What Would Jesus Buy offers an excoriating critique of Disney, referring to Mickey as the “antichrist” and infiltrating a Disneyland parade to spread the “stop shopping” message. The film also features Disney’s use of sweatshop labor (for a post on this topic, see here) and sweatshop labor activist extraordinaire, Charles Kernaghan. As the director of the National Labor Committee, Kernaghan has played a key role in exposing the exploitive labor practices of Disney and other corporations. The aptly named Toys of Misery as well as the NLC website reveal the very unhappy face behind the Disney magic.
Many activists and scholars (and bloggers!) are working to spread awareness about the uglier aspects of consumer capitalism. To my knowledge though, there has not been near as much focus on Disney-Mania as a quasi religion. Yet, I think the analogy is an apt one – children are raised in the Church of Disney, taught to praise the god-like icons of Mickey and the princess posse (are they the nuns?), and schooled in the necessity of making pilgrimages to Disneyland, or at least the Disney channel.
My current view is that Disneyism, as a religion, is a reality. But it’s at an infantile stage (even though some would argue that it started with Walt’s approval of the Mickey Mouse Club back in 1928 as a way to recruit young practitioners (aka, audience members for his cartoons). There are cathedrals (the theme parks), acolytes (myself, other Disney authors and subject matter authorities), and even worship meetings (NFFC groups, MouseFest, and online discussion boards).
And, if one takes the definition of Church as “institutional religion as a political or social force,” Disney is most certainly a Church. It acts as a religion via rituals, traditions, and practices, via the “spiritual leaders” of Mickey et al (and Walt), and via the devotion, zeal, and worship it promulgates. As an institution, it has immense political and social force, shaping the ways we view ourselves and the world.
Further, in relation to labor issues and consumerism specifically, Disney is not only the master of creating lifelong consumer desires, but also is adept at hiding the realities behind its exploitive corporatist agenda, and agenda that is not new, but that has colored Disney from the outset. To illustrate, let’s take a brief look at the gendered labor divisions of Disney in the 1930’s:
“The early Disney shop, not unlike other organizations in the 1930s, strictly divided labor into that performed by men and that relegated to women…the production staff was overwhelmingly male except for the 200 women in the Painting and Inking Department.”[viii]
The women referred to here by scholar Elizabeth Bell yielded on average 250,000 paintings for each feature film (they painted over artist’s tracings on each ‘cell of film’). Yet, these women were not recognized for their work that made the films possible. As Bell puts it, “The hands of women, painting and transcribing the creative efforts of men, performed the tedious, repetitive, labor-intensive housework of the Disney enterprise.”[ix] Similarly, today, the hands of sweatshop laborers (most of which are children’s and women’s hands) are not recognized for their labor. In the “Church of Disney,” such laborers are put under erasure, as the reality of their work would tarnish the image of this “magical” corporation.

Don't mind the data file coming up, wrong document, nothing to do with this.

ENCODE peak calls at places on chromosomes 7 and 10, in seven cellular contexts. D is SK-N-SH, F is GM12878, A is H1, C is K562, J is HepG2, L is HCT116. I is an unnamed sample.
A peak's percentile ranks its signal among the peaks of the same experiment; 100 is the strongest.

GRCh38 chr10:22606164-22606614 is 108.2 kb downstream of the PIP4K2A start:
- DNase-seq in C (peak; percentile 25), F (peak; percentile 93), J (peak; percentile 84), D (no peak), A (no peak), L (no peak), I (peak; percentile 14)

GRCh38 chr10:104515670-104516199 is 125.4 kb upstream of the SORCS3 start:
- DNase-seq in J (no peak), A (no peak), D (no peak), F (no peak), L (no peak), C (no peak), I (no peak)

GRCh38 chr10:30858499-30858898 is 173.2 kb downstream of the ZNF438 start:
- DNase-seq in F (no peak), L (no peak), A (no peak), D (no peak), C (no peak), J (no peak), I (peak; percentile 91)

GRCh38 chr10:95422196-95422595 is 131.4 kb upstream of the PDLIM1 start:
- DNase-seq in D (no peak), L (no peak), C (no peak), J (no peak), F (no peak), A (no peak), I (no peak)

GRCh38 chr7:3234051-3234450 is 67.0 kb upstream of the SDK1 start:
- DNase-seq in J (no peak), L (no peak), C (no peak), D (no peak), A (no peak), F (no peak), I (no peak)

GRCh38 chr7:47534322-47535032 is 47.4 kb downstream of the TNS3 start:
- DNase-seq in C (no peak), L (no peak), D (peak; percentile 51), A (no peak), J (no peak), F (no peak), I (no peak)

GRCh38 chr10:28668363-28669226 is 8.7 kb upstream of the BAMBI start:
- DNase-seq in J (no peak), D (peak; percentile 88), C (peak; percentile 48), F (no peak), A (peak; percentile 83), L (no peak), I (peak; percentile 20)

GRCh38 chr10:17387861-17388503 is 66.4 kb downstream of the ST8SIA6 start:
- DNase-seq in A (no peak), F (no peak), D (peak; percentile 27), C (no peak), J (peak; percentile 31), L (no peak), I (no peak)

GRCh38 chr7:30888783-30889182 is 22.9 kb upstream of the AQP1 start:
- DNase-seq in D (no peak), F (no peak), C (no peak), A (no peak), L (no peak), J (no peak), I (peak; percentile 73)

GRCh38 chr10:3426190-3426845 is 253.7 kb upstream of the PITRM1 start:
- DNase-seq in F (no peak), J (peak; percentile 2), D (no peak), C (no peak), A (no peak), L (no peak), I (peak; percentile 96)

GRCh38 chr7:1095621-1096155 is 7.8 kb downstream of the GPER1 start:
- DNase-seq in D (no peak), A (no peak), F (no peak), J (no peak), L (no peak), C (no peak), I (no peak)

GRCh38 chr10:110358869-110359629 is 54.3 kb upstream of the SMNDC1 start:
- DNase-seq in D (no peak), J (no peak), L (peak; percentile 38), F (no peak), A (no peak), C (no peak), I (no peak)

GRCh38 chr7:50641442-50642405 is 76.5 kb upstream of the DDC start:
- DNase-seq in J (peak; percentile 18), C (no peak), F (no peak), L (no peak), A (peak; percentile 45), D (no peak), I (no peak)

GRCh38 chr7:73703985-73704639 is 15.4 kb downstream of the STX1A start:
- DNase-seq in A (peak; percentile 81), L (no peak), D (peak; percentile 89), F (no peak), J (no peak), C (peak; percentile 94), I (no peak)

For those of us who believe that such practices are deplorable, even if we are drawn into the “magic of Disney,” it is crucial to question our worshipping practices. For my part, I have not barred my kids from Disney films, but have encouraged them to view Disney through a critical lens. And, yes, we have made our pilgrimages to the park (we live a mere 90 minutes away), but, I am always pleased by comments from my children that reveal they are not suffering from blind faith. “Why is Ariel naked but all the prince’s have clothes?” asked my daughter some years ago. “Why do they make you walk through a store every time you leave a ride?” queried my son. So, I readily admit, we are drawn to the faith, but we are trying ever so hard to resist the messages of this powerful opiate.
(Up next: Part 6: Wearing Justice: T-shirts, Bracelets, and Ribbons, Oh my!)
[i] From Happily Ever After: Fairy Tales, Children, and the Culture Industry, Jack Zipes, New York, Routledge, 1997, page 1.
[ii] From “Mouse Power: Public Pedagogy, Cultural Studies, and the Challenge of Disney,” The Giroux Reader, Henry A. Giroux, Paradigm Publishers, Boulder, 2006, ed Christopher G Robbins, page 220.
[iii] Ibid, 222.
[iv] Ibid, 222
[v] From”Breaking the Disney Spell,” Jack Zipes, From Mouse to Mermaid: The Politics of Film, Gender, and Culture, ed. Elizabeth Bell, Lynda Haas, Laura Sells, Indiana UP, Bloomington, 1995, 21-42, page 40.
[vi] From Happily Ever After: Fairy Tales, Children, and the Culture Industry, Jack Zipes, New York, Routledge, 1997,page 6.
[vii] Ibid, 8
[viii] From “Somatexts at the Disney Shop: Constructing the Pentimentos of Women’s Animated Bodies,” by Elizabeth Bell, From Mouse to Mermaid: The Politics of Film, Gender, and Culture, ed. Elizabeth Bell, Lynda Haas, Laura Sells, Indiana UP, Bloomington, 1995, 86-103, page 107.
[ix] Ibid, 107